What appeared to be trash at first glance turned out to be a priceless Bronze Age relic. Tommy Karlsson, an orienteering enthusiast, came into a rich trove of 50 Bronze Age antiquities dating back over 2,500 years by mistake.
Tommy Karlsson discovered unusual Bronze Age jewelry in a Swedish forest in Alingss. Frida Nygrd/Sveriges Radio/Frida Nygrd/Sveriges Radio/Frida Nygrd/Sverige
Karlsson isn’t a treasure hunter, so this find caught him off guard. When the cartographer was out updating a map, he made the find.
“I was standing on a ledge when I noticed some scrap metal on the hill from the corner of my eye. I was a little startled because it wasn’t a typical scrap metal location. But then I noticed that it was an item that appeared to be vintage jewelry. Jewelry that is really old. But it appeared to be rather new, and not as expected,” Karlsson reveals in a Swedish Radio interview.
Karlsson phoned officials and archaeologists, who arrived at the site to examine the artifacts, and it was clear right away that this was a remarkable find.
One piece of Bronze Age adornment. Mats Hellgren/TT Nyhetsbyrn/TT Nyhetsbyrn/TT Nyhetsbyrn/TT Nyhetsbyr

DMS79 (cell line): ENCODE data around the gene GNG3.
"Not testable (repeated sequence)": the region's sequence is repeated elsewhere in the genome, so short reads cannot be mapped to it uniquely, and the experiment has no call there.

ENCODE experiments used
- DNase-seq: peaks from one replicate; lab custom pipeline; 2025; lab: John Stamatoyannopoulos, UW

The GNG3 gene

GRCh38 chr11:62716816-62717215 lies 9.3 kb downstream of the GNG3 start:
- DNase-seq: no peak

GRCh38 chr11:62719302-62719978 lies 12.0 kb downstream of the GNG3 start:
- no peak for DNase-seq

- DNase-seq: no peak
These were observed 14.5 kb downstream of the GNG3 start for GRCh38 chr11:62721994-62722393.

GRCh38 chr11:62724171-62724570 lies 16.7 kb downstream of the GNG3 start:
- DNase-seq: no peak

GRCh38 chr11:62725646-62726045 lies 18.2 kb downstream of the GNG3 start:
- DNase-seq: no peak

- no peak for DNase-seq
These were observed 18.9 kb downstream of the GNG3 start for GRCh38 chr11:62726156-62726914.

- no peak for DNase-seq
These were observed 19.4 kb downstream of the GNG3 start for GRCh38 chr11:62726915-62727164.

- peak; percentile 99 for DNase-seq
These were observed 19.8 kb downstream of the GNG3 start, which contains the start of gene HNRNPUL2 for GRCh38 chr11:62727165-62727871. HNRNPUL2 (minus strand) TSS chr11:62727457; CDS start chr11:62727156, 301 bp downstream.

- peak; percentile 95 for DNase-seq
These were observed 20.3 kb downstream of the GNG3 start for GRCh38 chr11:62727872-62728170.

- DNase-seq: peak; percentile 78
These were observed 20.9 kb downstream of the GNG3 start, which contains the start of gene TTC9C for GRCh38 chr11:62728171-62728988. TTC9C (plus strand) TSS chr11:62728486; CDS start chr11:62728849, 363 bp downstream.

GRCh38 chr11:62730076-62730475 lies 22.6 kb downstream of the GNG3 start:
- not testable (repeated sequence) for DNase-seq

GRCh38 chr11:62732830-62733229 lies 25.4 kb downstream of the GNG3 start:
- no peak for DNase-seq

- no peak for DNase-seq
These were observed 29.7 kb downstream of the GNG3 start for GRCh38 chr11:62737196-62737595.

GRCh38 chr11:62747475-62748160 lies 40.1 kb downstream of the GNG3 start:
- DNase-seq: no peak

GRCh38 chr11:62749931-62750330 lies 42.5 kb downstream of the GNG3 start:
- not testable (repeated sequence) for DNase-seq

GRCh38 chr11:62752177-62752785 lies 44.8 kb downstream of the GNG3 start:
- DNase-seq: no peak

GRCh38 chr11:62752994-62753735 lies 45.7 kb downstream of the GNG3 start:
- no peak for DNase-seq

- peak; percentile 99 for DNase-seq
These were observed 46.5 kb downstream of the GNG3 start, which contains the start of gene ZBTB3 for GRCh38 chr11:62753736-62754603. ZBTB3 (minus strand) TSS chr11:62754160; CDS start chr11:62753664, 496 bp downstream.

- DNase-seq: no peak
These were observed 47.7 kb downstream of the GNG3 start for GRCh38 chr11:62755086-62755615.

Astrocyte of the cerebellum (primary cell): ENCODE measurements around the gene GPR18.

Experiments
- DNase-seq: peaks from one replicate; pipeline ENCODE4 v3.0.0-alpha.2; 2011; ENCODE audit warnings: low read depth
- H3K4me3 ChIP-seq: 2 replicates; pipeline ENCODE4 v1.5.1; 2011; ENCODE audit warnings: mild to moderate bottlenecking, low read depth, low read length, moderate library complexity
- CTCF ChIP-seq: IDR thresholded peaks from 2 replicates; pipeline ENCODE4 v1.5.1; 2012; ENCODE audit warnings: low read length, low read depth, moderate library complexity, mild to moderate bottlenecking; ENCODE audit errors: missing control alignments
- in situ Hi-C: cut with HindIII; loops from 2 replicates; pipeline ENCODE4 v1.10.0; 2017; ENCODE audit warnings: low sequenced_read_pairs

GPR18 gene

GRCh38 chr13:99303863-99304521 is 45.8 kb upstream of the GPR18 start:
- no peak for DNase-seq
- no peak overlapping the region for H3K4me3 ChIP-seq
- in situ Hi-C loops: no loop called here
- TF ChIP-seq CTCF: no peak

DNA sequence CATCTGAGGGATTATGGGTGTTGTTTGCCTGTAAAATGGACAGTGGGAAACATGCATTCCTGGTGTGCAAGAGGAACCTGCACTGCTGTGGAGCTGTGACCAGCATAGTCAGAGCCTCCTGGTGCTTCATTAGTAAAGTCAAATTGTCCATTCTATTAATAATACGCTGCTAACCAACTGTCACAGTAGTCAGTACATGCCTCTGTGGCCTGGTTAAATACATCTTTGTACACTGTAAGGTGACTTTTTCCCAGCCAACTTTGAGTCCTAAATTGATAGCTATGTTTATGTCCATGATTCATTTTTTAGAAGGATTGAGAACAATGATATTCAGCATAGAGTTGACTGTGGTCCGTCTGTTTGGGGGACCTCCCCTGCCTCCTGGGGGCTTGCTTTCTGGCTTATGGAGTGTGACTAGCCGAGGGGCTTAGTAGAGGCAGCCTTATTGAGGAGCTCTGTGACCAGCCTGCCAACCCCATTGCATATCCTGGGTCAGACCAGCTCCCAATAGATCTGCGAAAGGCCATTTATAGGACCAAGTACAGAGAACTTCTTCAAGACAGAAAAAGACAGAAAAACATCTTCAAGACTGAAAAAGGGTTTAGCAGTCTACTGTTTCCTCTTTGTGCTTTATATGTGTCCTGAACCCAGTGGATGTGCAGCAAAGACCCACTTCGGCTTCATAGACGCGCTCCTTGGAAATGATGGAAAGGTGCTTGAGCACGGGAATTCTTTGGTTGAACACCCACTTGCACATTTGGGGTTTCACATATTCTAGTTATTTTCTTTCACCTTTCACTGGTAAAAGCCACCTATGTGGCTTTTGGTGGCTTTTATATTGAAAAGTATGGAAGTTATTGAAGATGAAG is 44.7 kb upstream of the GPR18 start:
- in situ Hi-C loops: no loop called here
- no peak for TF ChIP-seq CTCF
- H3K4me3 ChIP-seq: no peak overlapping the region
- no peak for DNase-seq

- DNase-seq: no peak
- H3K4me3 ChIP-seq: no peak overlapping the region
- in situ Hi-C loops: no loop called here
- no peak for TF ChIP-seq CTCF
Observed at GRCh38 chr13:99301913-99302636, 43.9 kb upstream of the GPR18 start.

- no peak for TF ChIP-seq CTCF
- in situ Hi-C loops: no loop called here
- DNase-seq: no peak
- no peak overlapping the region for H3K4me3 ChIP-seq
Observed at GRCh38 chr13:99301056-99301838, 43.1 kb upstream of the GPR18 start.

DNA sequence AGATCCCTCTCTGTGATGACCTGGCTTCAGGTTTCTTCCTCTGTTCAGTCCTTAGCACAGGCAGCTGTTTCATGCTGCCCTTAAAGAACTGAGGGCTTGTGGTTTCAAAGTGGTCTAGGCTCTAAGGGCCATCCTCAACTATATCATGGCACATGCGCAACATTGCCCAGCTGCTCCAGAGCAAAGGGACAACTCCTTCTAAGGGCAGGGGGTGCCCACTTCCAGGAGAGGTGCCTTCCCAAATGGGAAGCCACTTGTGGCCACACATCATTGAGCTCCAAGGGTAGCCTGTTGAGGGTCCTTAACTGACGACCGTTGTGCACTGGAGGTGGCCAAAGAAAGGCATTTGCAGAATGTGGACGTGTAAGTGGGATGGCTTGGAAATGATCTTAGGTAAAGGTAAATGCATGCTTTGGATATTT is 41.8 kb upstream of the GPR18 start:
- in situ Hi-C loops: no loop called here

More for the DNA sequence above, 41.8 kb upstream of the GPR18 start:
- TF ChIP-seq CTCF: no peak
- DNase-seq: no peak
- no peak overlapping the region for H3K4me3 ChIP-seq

According to archaeologists, the artifacts were buried as a gift to the Norse Gods. The jewelry belonged to a wealthy woman, or possibly several.
In a statement, Johan Ling, professor of archeology at the University of Gothenburg, said, “The majority of the findings are made up of bronze artifacts that can be identified with a woman of great status from the Bronze Age.”
A bronze foootring is a foootring composed of bronze. Mikael Agaton/TT Nyhetsbyrn/TT Nyhetsbyrn/TT Nyhetsbyrn/TT Nyhetsbyrn/TT
“They were used to ornament different body parts, such as necklaces, bracelets, and ankle bracelets,” Ling continued, “but there were also enormous needles and eyelets used to decorate and hold up different pieces of clothing, possibly made of wool.”
Ling further highlights that this is one of Sweden’s most significant Bronze Age finds.
It’s easy to reject uncovered artifacts as garbage, so it’s a good thing Tommy Karlsson looked twice, or we might never have known about this important archaeological find.